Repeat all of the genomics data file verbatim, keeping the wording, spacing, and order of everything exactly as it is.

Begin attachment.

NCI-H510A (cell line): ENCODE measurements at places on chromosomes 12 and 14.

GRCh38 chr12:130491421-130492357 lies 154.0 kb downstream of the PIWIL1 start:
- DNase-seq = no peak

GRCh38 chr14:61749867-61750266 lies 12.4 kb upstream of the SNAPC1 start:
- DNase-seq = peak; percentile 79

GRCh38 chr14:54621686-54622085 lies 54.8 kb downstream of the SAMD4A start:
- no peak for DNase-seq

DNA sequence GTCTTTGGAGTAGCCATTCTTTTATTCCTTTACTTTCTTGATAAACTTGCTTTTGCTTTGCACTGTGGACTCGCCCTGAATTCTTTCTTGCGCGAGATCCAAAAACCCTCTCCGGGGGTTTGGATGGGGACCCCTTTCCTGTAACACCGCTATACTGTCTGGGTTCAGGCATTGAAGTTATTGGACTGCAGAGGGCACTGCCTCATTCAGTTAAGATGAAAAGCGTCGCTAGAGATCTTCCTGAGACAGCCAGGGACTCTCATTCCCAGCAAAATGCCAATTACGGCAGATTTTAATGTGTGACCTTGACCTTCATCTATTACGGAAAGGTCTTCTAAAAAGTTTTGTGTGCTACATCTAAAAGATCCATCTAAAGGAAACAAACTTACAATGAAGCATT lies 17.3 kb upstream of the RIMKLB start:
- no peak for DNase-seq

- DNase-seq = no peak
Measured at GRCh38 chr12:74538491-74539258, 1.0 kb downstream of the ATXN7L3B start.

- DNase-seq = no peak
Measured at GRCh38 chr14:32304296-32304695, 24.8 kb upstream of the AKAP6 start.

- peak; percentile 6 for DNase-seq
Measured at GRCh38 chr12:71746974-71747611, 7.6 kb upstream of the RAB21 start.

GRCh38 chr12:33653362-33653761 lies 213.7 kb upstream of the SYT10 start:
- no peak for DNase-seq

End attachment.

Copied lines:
NCI-H510A (cell line): ENCODE measurements at places on chromosomes 12 and 14.

GRCh38 chr12:130491421-130492357 lies 154.0 kb downstream of the PIWIL1 start:
- DNase-seq = no peak

GRCh38 chr14:61749867-61750266 lies 12.4 kb upstream of the SNAPC1 start:
- DNase-seq = peak; percentile 79

GRCh38 chr14:54621686-54622085 lies 54.8 kb downstream of the SAMD4A start:
- no peak for DNase-seq

DNA sequence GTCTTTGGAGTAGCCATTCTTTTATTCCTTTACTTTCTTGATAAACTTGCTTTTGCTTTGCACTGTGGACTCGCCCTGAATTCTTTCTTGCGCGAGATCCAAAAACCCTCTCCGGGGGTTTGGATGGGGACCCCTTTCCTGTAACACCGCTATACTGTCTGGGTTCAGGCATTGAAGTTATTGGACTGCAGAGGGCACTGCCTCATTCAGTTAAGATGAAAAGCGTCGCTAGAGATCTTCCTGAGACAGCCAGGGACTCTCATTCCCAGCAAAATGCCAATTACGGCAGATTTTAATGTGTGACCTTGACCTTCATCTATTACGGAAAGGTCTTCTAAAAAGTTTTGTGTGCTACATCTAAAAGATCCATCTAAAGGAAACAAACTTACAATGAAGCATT lies 17.3 kb upstream of the RIMKLB start:
- no peak for DNase-seq

- DNase-seq = no peak
Measured at GRCh38 chr12:74538491-74539258, 1.0 kb downstream of the ATXN7L3B start.

- DNase-seq = no peak
Measured at GRCh38 chr14:32304296-32304695, 24.8 kb upstream of the AKAP6 start.

- peak; percentile 6 for DNase-seq
Measured at GRCh38 chr12:71746974-71747611, 7.6 kb upstream of the RAB21 start.

GRCh38 chr12:33653362-33653761 lies 213.7 kb upstream of the SYT10 start:
- no peak for DNase-seq